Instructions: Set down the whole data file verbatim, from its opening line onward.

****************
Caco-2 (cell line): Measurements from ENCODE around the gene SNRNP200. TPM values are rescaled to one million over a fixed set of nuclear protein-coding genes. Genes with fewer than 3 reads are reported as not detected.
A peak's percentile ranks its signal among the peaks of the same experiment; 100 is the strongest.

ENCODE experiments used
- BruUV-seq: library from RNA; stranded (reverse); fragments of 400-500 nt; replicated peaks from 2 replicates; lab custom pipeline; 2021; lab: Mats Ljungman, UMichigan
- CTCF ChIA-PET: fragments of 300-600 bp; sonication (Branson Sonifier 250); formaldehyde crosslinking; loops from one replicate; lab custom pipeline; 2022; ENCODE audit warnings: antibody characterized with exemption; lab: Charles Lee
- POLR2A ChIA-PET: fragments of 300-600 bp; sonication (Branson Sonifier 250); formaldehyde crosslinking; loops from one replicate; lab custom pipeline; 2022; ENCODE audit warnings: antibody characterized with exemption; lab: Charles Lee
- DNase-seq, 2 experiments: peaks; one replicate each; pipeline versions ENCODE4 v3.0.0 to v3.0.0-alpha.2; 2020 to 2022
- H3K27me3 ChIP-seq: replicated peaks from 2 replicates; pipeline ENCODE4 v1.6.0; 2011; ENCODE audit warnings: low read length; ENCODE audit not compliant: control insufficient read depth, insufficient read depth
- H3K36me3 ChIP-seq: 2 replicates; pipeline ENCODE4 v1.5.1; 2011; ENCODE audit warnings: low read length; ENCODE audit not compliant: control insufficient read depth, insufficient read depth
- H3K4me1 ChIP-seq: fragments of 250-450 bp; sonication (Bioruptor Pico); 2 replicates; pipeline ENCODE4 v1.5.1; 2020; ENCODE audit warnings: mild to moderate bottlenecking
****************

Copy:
Caco-2 (cell line): Measurements from ENCODE around the gene SNRNP200. TPM values are rescaled to one million over a fixed set of nuclear protein-coding genes. Genes with fewer than 3 reads are reported as not detected.
A peak's percentile ranks its signal among the peaks of the same experiment; 100 is the strongest.

ENCODE experiments used
- BruUV-seq: library from RNA; stranded (reverse); fragments of 400-500 nt; replicated peaks from 2 replicates; lab custom pipeline; 2021; lab: Mats Ljungman, UMichigan
- CTCF ChIA-PET: fragments of 300-600 bp; sonication (Branson Sonifier 250); formaldehyde crosslinking; loops from one replicate; lab custom pipeline; 2022; ENCODE audit warnings: antibody characterized with exemption; lab: Charles Lee
- POLR2A ChIA-PET: fragments of 300-600 bp; sonication (Branson Sonifier 250); formaldehyde crosslinking; loops from one replicate; lab custom pipeline; 2022; ENCODE audit warnings: antibody characterized with exemption; lab: Charles Lee
- DNase-seq, 2 experiments: peaks; one replicate each; pipeline versions ENCODE4 v3.0.0 to v3.0.0-alpha.2; 2020 to 2022
- H3K27me3 ChIP-seq: replicated peaks from 2 replicates; pipeline ENCODE4 v1.6.0; 2011; ENCODE audit warnings: low read length; ENCODE audit not compliant: control insufficient read depth, insufficient read depth
- H3K36me3 ChIP-seq: 2 replicates; pipeline ENCODE4 v1.5.1; 2011; ENCODE audit warnings: low read length; ENCODE audit not compliant: control insufficient read depth, insufficient read depth
- H3K4me1 ChIP-seq: fragments of 250-450 bp; sonication (Bioruptor Pico); 2 replicates; pipeline ENCODE4 v1.5.1; 2020; ENCODE audit warnings: mild to moderate bottlenecking